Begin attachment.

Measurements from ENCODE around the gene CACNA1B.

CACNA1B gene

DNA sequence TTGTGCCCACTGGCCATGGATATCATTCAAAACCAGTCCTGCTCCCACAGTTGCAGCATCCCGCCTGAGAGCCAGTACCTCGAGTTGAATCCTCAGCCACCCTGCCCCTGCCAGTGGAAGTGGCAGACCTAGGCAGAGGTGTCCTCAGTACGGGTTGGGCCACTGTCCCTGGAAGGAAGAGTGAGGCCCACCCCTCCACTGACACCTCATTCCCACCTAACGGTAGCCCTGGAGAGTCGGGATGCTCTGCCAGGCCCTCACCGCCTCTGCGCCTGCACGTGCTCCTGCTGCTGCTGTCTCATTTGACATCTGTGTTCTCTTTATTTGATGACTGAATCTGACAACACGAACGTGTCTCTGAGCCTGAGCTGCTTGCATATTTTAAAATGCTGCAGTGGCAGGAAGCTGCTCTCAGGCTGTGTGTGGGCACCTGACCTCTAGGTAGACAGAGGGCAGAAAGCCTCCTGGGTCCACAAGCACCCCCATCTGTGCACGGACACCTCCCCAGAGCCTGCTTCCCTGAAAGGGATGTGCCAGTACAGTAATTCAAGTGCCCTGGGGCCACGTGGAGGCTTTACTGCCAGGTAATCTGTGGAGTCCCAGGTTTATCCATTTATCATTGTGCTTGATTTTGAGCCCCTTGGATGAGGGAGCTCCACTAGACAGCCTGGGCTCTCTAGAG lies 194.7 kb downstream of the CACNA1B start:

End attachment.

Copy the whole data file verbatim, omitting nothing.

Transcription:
Measurements from ENCODE around the gene CACNA1B.

CACNA1B gene

DNA sequence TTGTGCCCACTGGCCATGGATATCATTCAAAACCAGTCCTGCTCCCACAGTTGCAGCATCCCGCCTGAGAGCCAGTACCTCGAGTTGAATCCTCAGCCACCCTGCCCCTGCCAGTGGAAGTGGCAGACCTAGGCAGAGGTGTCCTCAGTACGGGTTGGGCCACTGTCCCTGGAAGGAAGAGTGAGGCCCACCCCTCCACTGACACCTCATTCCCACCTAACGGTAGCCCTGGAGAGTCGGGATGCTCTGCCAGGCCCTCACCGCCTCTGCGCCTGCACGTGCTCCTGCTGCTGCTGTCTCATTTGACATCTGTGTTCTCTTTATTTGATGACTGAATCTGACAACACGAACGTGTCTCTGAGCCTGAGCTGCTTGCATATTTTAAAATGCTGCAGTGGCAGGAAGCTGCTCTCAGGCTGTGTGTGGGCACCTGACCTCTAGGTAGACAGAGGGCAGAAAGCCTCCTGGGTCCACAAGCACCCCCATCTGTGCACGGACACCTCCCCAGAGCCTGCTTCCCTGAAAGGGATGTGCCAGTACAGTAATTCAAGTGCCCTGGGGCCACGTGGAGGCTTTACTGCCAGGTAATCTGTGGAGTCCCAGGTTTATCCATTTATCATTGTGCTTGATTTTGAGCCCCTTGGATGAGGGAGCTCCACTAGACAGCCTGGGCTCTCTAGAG lies 194.7 kb downstream of the CACNA1B start: